What if Africa becomes the global export hub for food security, alternative and sustainable energy, the producer of the next generation of skilled professionals and big ideas? What if design makes it happen?
These are some of the questions that will receive attention via the Design Institute’s partnership with the second annual Open Design Cape Town Festival. The Institute is the design education partner of OPEN DESIGN. The education programme at the Festival has been developed to introduce design to young people of all ages: from early childhood learning to university graduates.
In a talk presented at OPEN DESIGN, group manager of the Design Institute referred to a recent debate in The Economist, where Wolfgang Fengler, lead economist of the World Bank in Nairobi argued that Africa is in a much better economic position today than it was at the turn of the century. Recent gains are only the first manifestations of profound, long-term transitions, which have the potential to accelerate Africa's development.
Mageni said: “Today I want to concur with Fengler and go even further by saying design could be the catalyst for changing the fortunes of Africa. It is true that more than 40% of Africans still live below the poverty line, many of their governments remain among the most corrupt in the world, and many deadly wars are fought on the ‘dark continent’.”
Why then is a lead economist of the Wold Bank so optimistic about Africa’s future? Besides demographic and geographical reasons, technology combined with education is reshaping Africa's development outlook. Today, Africa has more phones than adults because telecommunication is affordable for almost everyone. Thanks to cell-phones—which have morphed into multi-purpose devices—Africans can more easily participate in social and political life, especially if they reside in a remote village. The social benefits of mobile connectivity are compounded by an expansion in education. Primary education is no longer a luxury (primary enrolment is almost universal) and the continent will soon be in a position to reap an "education dividend" thanks to the rapid expansion of secondary education. Companies such as IBM, Nokia and Google are criss-crossing the continent, searching for business opportunities and human talent.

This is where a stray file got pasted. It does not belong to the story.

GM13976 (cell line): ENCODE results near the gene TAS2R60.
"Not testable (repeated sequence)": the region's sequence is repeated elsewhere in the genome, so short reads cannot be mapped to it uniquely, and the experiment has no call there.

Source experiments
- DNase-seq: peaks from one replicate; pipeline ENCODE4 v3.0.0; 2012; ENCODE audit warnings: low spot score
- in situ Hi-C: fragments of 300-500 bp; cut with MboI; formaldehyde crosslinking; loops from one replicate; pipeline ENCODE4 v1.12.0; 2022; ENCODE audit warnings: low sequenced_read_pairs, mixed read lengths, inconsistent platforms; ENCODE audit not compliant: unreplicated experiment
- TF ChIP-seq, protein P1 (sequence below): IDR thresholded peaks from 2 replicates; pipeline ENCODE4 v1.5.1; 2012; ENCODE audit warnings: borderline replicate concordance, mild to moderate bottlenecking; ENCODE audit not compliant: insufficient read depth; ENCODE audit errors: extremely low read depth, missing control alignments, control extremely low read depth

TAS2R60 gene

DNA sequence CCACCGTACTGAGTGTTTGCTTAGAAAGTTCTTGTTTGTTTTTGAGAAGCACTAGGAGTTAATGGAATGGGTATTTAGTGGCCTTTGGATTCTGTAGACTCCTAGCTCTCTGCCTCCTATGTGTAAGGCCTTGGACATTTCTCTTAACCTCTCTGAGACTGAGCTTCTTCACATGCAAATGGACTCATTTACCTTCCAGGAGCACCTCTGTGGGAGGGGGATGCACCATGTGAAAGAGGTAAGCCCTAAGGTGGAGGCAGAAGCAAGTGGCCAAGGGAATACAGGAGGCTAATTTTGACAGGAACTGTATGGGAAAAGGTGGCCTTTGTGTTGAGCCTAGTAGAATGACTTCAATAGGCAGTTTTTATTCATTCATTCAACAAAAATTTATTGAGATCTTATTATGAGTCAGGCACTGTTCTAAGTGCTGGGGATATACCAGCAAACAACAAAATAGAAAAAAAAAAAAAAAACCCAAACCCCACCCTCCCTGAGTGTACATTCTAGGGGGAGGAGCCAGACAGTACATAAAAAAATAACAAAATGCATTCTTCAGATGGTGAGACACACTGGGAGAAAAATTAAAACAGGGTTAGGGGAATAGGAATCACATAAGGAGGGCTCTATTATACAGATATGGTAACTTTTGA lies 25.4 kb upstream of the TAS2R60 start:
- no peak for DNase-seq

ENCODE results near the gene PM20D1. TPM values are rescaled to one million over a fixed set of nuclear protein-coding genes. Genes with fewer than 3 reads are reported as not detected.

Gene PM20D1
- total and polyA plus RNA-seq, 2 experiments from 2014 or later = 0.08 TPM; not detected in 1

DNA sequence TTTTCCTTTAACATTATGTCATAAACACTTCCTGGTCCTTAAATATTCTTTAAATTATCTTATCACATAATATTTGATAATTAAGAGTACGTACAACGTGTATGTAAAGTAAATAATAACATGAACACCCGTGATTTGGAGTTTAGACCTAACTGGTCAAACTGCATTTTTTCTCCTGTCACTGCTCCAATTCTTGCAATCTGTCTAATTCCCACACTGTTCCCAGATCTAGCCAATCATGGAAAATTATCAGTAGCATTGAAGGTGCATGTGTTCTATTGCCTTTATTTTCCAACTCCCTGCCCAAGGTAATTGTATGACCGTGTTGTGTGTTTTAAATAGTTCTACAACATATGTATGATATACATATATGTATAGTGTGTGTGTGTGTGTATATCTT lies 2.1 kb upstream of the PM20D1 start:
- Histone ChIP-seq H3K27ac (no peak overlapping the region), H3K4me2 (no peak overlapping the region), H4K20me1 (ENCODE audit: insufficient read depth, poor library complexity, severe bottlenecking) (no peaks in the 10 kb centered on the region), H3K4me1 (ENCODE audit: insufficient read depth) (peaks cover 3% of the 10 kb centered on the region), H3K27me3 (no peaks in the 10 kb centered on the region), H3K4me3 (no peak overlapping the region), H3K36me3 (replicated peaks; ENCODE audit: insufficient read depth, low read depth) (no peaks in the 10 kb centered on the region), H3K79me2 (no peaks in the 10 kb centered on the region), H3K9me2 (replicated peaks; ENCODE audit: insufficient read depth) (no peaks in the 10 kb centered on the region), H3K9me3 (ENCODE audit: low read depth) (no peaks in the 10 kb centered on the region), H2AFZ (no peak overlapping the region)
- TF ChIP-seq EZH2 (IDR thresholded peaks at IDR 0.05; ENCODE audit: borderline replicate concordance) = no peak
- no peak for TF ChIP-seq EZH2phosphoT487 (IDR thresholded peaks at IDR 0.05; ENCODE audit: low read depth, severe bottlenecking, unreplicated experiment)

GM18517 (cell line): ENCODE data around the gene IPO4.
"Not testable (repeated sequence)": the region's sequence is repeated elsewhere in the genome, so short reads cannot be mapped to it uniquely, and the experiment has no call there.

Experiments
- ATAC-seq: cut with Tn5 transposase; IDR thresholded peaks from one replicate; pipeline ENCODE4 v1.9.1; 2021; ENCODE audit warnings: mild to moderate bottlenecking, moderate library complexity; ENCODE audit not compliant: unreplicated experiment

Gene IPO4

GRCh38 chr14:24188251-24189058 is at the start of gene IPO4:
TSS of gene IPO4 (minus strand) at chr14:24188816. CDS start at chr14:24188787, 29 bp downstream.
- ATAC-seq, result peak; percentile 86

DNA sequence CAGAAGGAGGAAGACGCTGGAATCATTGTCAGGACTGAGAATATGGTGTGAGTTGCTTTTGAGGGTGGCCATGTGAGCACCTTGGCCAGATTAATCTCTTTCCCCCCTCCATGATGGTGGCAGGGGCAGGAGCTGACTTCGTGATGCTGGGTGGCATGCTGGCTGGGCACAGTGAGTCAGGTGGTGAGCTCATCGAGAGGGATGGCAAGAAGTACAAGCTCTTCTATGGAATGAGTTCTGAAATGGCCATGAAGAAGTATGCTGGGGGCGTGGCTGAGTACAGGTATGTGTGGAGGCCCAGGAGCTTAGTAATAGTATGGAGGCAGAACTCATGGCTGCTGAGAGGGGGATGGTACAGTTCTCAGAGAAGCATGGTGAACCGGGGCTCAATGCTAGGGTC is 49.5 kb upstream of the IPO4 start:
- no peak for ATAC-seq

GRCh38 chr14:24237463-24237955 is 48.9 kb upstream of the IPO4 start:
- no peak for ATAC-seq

So where does design fit in? With its 43-year track record as South Africa’s official design promotion body, the Design Institute now aims to use design to produce new entrepreneurial businesses and also to ensure that existing SMMEs are more successful through process reengineering and supplier development programmes.
OPEN DESIGN Cape Town is a collaboration by the Cape Craft and Design Institute (CCDI) in partnership with the Cape Town Design Network (CTDN), and the City of Cape Town (CoCT). It is led by a steering committee and inspired designers, communicators, educators and entrepreneurs who believe in the potential of transformative and open design to positively impact on our society, our economy and our cultural environment.